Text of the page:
(The six public universities included in the study are de facto test-optional; these schools collect scores but generally do not use them to determine admission unless a student's rank or high school grade point average is below a given threshold.

(Sixty-three percent of all enrollees at the public universities included in the study were admitted without testing taken into account. The study excludes or controlled for one subset of those students: The 35 percent of those applicants who tested above their institution's average scores. Those students would likely have been admitted, Hiss says, if their test scores were considered. Twenty-eight of the public school students included in the study had below-average scores and were admitted by their school's automatic admissions policy.)

"By any statistical methodology [these are] completely trivial differences," Hiss explains. "The nonsubmitters are doing fine in terms of their graduation rates and GPAs, and significantly outperforming their standardized testing."

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The campus of Washington State University, Spokane. WSU, which has its main campus in Pullman, Wash. is one of 800 colleges and universities that have "test-optional" admissions policies. Peter G. Williams/AP hide caption

The campus of Washington State University, Spokane. WSU, which has its main campus in Pullman, Wash. is one of 800 colleges and universities that have "test-optional" admissions policies.

Peter G. Williams/AP

In other words, those students actually performed better in college than their SAT and ACT stores might lead an admissions officer to expect.

High School Grades Matter

The study has another clear result: High school grades matter — a lot. For both those students who submitted their test results to their colleges and those who did not, high school grades were the best predictor of a student's success in college. And kids who had low or modest test scores, but good high school grades, did better in college than those with good scores but modest grades.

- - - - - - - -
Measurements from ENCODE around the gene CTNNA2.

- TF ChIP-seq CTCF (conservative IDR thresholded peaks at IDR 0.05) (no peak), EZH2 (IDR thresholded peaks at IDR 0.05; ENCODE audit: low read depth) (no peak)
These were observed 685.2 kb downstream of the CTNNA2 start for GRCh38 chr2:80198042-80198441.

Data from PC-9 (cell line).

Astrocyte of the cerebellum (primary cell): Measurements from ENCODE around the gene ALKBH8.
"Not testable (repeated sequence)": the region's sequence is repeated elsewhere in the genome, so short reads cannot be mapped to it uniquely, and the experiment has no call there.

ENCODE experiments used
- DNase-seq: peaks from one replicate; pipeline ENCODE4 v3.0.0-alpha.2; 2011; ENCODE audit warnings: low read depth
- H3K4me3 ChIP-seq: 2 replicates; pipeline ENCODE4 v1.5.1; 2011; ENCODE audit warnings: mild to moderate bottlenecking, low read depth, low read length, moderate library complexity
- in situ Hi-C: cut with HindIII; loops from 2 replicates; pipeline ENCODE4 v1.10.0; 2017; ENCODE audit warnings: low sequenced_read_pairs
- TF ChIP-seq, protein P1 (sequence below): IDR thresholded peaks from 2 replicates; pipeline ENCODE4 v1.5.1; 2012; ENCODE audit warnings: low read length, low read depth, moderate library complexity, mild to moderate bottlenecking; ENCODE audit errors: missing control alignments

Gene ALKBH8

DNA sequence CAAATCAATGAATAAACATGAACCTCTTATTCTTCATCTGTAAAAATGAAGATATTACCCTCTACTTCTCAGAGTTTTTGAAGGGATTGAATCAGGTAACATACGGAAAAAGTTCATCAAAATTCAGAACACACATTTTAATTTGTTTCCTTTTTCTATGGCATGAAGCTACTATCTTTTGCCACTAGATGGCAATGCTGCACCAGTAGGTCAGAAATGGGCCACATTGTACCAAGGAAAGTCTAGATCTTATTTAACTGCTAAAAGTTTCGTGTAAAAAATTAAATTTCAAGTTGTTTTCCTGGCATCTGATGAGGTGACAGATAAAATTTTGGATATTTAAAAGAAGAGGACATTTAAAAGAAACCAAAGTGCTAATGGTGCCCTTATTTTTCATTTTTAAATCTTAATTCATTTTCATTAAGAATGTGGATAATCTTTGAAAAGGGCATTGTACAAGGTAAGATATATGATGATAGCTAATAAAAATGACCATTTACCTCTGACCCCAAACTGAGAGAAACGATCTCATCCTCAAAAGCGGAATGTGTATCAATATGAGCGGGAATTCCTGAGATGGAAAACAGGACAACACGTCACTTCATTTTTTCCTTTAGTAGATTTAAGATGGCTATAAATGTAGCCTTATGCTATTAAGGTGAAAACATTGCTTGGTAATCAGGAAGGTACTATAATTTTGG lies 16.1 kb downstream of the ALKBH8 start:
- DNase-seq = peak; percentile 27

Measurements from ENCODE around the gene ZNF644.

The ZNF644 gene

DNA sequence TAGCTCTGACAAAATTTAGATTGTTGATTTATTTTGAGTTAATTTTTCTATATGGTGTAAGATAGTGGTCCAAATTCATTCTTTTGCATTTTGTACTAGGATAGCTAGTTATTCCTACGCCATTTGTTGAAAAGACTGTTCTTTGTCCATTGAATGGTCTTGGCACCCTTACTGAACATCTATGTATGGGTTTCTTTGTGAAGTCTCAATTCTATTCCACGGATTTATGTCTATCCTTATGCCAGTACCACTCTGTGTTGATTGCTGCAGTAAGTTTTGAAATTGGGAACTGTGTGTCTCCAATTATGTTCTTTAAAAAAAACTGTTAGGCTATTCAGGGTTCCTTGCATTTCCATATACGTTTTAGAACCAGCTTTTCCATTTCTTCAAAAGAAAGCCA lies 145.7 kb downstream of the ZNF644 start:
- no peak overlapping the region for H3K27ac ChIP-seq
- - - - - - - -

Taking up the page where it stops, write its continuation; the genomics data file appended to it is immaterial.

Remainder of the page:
Hiss says it's probably not so surprising that a pattern of hard work, discipline and curiosity in high school shows up "as highly predictive, in contrast to what they do in three or four hours on a particular Saturday morning in a testing room."

Some are calling this study a potential game-changer that may prompt schools to evaluate whether there is value in requiring standardized tests. Before now, data on outcomes for test-optional programs were almost always school-specific or largely anecdotal, says Robert Schaeffer, public education director of the advocacy group FairTest. a longtime critic of standardized testing.

"Now we have a study that covers 123,000 students at 33 institutions over eight years. And the conclusion: that test-optional admissions improves diversity [and] does not undermine academic quality," Schaeffer says. "Now more [colleges] and universities will have the data they need to support dropping ACT and SAT requirements."

So just how did the U.S. come to rely so much on standardized test scores? The SAT grew out of an Army IQ test that got the attention of presidents at two prestigious Ivy League schools. In the late 1930s the SAT became a scholarship test for all of the Ivies.

After World War II, Hiss says, most every school followed the Ivies with good intentions: to try to "open up access to colleges and universities, and to allow young people coming out of unfancy social backgrounds to be noticed."

A big test, the theory went, would allow more "diamond in the rough" students to be found and accepted to top schools, regardless of family connections or money.

Source: www.npr.org